Throughout the end of Q1 and into Q2 the term “unprecedented” seems to be the buzzword of the day when talking about transport and logistics trends. Every corporate email, blog post, report, and headline seems to heavily lean on this language, and despite its fatigue across publications, it remains accurate and relevant to the turbulence of 2020.
To keep pace with the rapid changes and the “new normal” emerging across industries below is a running list of unprecedented 2020 events and record-breaking market behavior that will continue to influence transportation strategies moving forward.
1. OPEC+ agreed to the largest production cut in its 70-year history.
The Organization of Petroleum Exporting Countries (OPEC) and its allies (+) agreed to aggressively reduce crude oil production in an attempt to balance the market and restore prices. OPEC members pledged roughly 6.1 million barrels per day (mmbd), while their additional allies (OPEC+) pledged an additional 3.6 mmbd for a whopping total just shy of 10 mmbd. The cuts will incrementally decrease over time, starting with 9.7 mmbd for May and June, reducing to 7.7 for the rest of 2020 and then enduring at 5.8 until April 2022.
This agreement, however, may change based on market fundamentals and the evolution of COVID-19. Since this originally promised cut, Saudi Arabia has already committed to reducing an extra 1 mmbd on top of their previously agreed quota.
The need to reduce at such a drastic rate comes on the heels of a price war between Saudi Arabia and Russia, historically high U.S. production levels, and exacerbated demand shocks from coronavirus lockdowns. The result was an overwhelming surplus of crude oil supplies that sent crude oil prices careening into the negative.
2. Crude Oil Prices Sunk Below Zero
With that in mind, it is important to give a separate mention to the plunge in crude oil prices experienced on April 20th, 2020. As demand sunk for crude oil and refined products, the excessive production on the supply side tipped the scales of the supply and demand balance leading to a flooded market.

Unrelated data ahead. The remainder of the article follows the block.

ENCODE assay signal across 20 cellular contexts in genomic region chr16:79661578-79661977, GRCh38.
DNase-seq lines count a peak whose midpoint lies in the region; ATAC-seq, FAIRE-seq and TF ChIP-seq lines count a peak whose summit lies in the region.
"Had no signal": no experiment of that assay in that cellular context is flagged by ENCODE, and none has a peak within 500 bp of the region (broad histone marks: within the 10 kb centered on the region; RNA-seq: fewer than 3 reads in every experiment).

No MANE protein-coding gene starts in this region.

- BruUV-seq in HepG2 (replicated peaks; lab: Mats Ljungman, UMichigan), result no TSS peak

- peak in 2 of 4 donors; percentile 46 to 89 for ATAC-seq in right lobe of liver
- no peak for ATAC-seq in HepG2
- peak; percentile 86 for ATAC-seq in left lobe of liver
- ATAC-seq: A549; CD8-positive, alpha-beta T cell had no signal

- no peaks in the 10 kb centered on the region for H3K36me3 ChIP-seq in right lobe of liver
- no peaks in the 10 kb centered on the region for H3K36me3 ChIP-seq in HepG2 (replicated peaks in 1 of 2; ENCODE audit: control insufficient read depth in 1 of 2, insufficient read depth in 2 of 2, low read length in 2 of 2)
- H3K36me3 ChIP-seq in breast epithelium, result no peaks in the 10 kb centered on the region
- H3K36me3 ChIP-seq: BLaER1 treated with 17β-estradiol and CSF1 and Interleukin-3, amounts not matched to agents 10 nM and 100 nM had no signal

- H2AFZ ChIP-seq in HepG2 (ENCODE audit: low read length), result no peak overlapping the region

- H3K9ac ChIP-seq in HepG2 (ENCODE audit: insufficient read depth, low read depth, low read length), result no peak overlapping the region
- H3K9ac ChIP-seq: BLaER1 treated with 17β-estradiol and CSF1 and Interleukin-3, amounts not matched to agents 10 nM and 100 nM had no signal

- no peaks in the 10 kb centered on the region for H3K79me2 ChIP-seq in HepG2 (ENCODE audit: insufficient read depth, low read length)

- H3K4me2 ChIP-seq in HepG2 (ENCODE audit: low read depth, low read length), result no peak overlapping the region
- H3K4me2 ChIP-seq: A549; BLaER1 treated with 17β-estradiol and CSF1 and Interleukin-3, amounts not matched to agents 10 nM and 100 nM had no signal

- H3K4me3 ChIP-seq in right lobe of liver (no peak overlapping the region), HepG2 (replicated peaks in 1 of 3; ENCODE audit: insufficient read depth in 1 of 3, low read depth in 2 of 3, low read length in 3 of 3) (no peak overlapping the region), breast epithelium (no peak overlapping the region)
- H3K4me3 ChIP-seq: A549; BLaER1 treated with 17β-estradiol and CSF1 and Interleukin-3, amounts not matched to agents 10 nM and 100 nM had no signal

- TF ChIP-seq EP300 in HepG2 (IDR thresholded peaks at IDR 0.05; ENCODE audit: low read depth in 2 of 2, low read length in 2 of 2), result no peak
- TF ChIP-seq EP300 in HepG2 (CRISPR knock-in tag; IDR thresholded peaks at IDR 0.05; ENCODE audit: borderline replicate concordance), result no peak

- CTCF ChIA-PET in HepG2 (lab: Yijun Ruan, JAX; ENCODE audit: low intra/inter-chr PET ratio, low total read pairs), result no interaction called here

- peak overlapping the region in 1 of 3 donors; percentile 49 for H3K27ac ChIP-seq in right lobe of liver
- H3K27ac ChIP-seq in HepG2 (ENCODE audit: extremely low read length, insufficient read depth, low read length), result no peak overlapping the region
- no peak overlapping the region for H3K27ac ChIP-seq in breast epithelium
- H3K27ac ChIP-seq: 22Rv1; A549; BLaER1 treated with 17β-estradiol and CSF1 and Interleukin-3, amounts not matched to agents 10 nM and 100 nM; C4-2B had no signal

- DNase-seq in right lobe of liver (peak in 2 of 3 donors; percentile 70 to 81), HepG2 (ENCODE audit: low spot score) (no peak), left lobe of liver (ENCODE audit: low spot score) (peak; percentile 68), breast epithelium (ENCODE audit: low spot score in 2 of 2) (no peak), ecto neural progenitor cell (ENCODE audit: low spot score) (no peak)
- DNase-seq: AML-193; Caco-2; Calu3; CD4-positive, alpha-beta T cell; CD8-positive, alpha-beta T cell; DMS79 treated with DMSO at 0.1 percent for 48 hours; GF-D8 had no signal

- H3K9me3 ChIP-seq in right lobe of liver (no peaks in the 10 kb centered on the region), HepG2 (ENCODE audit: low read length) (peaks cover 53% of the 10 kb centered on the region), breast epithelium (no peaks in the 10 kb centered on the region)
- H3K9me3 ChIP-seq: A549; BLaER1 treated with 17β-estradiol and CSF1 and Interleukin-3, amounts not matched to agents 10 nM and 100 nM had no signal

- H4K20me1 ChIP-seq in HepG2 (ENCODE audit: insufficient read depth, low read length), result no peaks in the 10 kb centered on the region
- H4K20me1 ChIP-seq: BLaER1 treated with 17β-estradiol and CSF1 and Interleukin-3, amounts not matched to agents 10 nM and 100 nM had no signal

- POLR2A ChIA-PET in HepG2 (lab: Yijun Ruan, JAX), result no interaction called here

Read more about how the price of crude oil intermingles with its refined product outputs in “What’s In Your Crude Oil Barrel?“
This became particularly problematic for crude oil futures contract holders. Most often, these entities simply buy and sell futures contracts without ever physically having barrels of crude oil in their possession. But this April, when futures contracts were set to expire and the country’s storage and infrastructure was near capacity, futures traders were literally left with millions of barrels they couldn’t sell, store, or move. The result: prices were driven so low they would pay to have oil taken off their hands.
This was additionally reflected in unpalatably low gasoline, jet fuel, and diesel fuel prices.
3. The U.S. reached a new record-high for domestic crude oil production.
Prior to the vast supply-demand imbalance, the U.S. had been on yet another upward swing in crude oil production, ultimately setting its record production level at around 13.1 mmbd. Ever since the shale oil boom in the 2000s, made possible by advancements and use of fracking, U.S. crude oil production has become increasingly efficient, making the increases possible.
Additionally, the U.S. ‘s production strategy came on the heels of presidential administration efforts to create a greater level of energy independence to distance themselves from being at the mercy of OPEC-led price dynamics. As a country, we achieved energy independence in late November 2018, and have continued a nearly steady upward trajectory until the dramatic dip felt in March of 2020.
4. Diesel fuel prices hit their lowest in the history of Fuel Recovery.
Because of the relationship between crude oil prices and the cost of its refined products like gasoline, diesel, and other products, wholesale diesel hit its lowest price in the history of Fuel Recovery, Breakthrough’s market-based fuel reimbursement service offering.